Anirudh Kala, a prominent psychiatrist and one of the four authors of #KashmirCivilDisobedience, a report on the trauma of resistance in Kashmir two months after the abrogation of Article 370 and 35A of the Constitution—which stripped the state of its special status and led to the ongoing heavy militarisation, unrest and communication blockade—agrees with the process of dehumanisation, especially when things happen when and where they least expect it.
This adds another layer to this process of debasement: Objectification.
“This is when you feel like you’re being played like a toy,” Kala says. “That’s what happened in Kashmir. You’re reduced to an object—anybody can come around and pick you up, or ask you to step out of your homes. Your existence is abused in front of everybody’s eyes, your own eyes, and, worst, your own children’s. And this can happen inside your own home. This leads to humiliation and great insecurity.”
One can connect the dots with what happened in Muzaffarnagar district of Uttar Pradesh (UP) last month, when the police, along with members of Hindutva groups, entered houses in two Muslim neighbourhoods, attacked the residents, destroyed their belongings, and looted their money and jewellery. “These types of stresses cause long-term PTSD, because it triggers helplessness and the trauma from those who were supposed to protect you (the police),” says Kala.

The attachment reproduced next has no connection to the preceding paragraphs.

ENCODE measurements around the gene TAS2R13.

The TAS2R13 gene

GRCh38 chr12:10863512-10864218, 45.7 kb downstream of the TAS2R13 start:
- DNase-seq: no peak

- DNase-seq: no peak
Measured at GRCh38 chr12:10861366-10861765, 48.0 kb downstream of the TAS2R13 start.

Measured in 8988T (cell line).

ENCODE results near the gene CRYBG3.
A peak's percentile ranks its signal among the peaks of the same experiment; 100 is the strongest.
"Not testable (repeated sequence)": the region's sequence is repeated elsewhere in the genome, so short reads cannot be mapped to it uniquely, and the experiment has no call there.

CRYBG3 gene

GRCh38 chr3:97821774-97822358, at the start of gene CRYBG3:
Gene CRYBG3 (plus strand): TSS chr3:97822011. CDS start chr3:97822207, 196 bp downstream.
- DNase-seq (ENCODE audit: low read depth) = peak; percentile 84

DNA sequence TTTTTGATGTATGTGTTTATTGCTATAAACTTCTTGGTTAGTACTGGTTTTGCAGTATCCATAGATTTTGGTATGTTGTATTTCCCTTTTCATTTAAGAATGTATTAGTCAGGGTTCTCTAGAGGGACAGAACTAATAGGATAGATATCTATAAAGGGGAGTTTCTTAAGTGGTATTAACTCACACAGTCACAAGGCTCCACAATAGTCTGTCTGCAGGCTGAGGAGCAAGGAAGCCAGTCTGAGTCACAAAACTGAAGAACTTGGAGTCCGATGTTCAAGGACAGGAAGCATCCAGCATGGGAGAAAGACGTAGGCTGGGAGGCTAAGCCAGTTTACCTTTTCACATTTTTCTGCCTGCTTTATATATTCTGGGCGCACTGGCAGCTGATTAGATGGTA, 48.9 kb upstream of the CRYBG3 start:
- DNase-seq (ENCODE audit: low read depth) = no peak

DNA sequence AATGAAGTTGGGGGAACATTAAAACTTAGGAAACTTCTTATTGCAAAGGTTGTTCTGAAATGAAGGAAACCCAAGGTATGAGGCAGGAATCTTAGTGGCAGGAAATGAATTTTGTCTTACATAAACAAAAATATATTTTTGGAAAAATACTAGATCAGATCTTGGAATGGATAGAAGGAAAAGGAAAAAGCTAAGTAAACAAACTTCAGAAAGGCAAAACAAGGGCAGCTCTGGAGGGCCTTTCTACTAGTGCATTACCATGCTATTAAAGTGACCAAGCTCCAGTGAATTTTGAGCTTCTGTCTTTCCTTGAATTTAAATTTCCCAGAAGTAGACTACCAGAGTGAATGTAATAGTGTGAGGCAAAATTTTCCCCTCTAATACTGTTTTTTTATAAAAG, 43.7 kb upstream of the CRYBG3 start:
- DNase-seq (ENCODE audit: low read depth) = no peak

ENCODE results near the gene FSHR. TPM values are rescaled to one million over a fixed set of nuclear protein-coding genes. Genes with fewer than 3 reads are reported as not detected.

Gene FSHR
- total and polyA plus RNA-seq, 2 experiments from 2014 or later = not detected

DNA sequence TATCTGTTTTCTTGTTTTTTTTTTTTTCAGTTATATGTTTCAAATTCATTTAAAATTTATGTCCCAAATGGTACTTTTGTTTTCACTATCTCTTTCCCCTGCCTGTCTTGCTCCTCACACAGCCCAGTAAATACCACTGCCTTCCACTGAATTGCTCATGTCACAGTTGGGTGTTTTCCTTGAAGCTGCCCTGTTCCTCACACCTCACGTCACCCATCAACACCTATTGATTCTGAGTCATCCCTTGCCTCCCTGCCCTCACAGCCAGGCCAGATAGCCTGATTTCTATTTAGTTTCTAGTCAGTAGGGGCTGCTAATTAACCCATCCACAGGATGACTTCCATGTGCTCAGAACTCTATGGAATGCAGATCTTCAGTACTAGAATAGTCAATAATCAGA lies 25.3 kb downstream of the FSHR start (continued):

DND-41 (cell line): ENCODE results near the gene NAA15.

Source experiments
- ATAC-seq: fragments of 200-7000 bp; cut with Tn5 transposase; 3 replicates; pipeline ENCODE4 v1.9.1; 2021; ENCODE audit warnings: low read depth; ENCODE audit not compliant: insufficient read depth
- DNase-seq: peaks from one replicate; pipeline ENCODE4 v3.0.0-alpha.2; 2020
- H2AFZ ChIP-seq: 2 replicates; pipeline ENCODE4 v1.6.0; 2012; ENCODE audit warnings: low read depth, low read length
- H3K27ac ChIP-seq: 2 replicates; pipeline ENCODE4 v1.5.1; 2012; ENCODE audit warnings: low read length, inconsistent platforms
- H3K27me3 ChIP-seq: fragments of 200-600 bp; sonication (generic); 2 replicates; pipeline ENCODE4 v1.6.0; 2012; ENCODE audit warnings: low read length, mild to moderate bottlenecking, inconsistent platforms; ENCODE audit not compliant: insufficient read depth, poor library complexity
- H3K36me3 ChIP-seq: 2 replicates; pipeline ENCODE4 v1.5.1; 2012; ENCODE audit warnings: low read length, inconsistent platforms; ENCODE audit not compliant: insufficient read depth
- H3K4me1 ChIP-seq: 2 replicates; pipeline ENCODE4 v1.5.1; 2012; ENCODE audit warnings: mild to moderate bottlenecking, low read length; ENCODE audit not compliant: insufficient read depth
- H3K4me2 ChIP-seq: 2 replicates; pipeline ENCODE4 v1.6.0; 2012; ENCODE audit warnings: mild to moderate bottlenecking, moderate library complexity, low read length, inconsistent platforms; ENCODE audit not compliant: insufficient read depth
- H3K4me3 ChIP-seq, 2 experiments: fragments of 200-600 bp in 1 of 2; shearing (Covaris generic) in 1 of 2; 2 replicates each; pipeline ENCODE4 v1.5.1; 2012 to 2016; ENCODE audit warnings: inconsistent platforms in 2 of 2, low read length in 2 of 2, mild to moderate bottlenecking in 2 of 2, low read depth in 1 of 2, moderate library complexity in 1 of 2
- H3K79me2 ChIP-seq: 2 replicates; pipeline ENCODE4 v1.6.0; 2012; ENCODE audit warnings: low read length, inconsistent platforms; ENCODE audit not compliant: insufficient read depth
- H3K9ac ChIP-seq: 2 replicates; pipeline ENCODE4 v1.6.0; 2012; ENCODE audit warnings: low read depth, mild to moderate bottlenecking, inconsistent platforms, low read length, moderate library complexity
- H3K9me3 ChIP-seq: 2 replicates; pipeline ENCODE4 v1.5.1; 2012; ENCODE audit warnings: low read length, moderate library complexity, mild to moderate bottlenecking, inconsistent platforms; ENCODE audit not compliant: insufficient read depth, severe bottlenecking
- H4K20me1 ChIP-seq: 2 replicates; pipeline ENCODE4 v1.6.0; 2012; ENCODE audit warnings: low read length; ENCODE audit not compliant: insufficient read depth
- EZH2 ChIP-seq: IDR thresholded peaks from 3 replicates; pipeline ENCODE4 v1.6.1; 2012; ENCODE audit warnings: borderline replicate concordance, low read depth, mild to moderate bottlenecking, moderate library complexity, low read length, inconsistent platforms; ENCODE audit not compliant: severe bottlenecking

The fear of being attacked in what one previously considered a safe space is something students of Jamia Millia Islamia and Jawaharlal Nehru University are experiencing too. It led to solidarity protests by students across the country, yes, but VICE found that the violence has altered their way of functioning and thinking considerably—they all spoke about fear, paranoia, depression, anxiety and chronic helplessness and restlessness.
Prarthana Shamsunder, a Bengaluru-based mental health expert who works with counselling and mental well-being organisation, Alternative Story, says that such situations have debilitating impact on people. “Even when things are going well, a person with trauma will constantly have a sense of foreboding. They can’t really trust their environment,” she says.
Another outcome of this scenario is also marginalisation, which is usually difficult to identify and acknowledge.
“One feels like this is how things are—being made to feel like a second-class citizen, not deserving of a safe space, denied citizenship or even some rights,” Shamsunder says. “Alienation would seem normal. If I don’t believe that a particular community or social life is possible for me, I will not reach out to opportunities to achieve a good life. And if I don’t believe that a safe environment is possible, I may think that violence is the only way the world works.”